As was his doctrine, so was his example. He circumcised Timothy to sooth a Jewish prejudicef-he submitted, by the advice of the Presbyters at Jerusalem, to a useless but harmless. ceremony,

in “purifying himself” along with four men who had a vow on them;" for the express purpose of disproving the charge of his making war upon the “customs”-religious customs--customs belonging to divine worship, which converts from the Jews had retained from the ancient ceremonial.* Summarıly, he accommodated himself to all classes of men, and all their customs, whenever such courtesy, did not .imply a surrender of truth. About customs as customs he strove not. Yet this same condescending, accommodating Paul, who went every length consistently with the safety of substantial principles, would not stir an hair's breadth at the hazard of injuring them. Here he was unyielding, unmanageable, inexorable as Death. Upon such terms, however innocent, or even laudable, customs and rites might be in themselves; however dear to a tender but misguided conscience, his maxim was—" Touch not, taste not, handle not." Remove this single objectionshew that his compliance was not exacted as an approbationthat no vital truth was to be wounded-and,“ to the Jew he became as a Jew-to those under the law, as under the lawto those without the law, as without the lawto all men all things”+-for what purpose ? To “ gain some”-to promote the common salvation! This is that Paul the Apostle!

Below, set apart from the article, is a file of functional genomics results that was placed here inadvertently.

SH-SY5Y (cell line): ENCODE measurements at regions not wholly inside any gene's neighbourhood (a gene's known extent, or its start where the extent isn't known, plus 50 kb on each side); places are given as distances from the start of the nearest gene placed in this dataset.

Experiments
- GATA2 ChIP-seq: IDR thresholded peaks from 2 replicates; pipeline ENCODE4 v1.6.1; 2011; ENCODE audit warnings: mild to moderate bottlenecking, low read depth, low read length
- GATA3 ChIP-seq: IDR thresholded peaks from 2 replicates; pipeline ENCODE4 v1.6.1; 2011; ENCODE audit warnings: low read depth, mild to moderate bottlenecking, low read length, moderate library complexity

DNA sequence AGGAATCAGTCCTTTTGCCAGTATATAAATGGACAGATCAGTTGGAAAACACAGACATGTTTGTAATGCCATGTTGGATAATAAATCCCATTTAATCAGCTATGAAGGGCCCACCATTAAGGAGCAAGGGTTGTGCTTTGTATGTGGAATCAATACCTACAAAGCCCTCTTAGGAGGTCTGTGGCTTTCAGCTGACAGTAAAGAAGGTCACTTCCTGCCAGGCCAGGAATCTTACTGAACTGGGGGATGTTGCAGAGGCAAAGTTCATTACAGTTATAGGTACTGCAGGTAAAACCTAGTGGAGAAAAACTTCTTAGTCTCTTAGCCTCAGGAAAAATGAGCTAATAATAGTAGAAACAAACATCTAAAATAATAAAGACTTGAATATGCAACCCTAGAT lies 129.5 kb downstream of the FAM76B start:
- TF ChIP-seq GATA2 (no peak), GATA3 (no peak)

* Gal. vi. 15-17.

Prov. xxiv. 26.

* Acts, xvi. 3.

* Acts, xxi. 20-26.

f1 Cor. ix. 21.

The same spirit animated the church after he had left it. When the Jewish controversy was settled forever, there was still a variety of observances in different places. They necessarily arose out of different climate, previous habits, social institutions, national character; and were as necessarily continued, and naturally increased. The general fact is stated and explained in the ecclesiastical histories which are in every one's hands. They produced, however, no discord nor inconvenience, till about the middle of the second century, when sharp and vehement contests arose between the Asiatic and western Christians about the celebration of Easter. The former keeping this feast on the fourteenth day of the first Jewish month, at the time that the Jews celebrated their passover, three days before the anniversary of Christ's resurrection; the latter keeping it on the night immediately preceding that anniversary.* This difference may appear very trifling to those who do not observe Easter at all; but to the primitive Christians it was far from being a trifle. Their devotional habits, in many things inaccurate, and in this among the rest, made it a question of high importance.

* Mosheim, Vol. I. p. 203.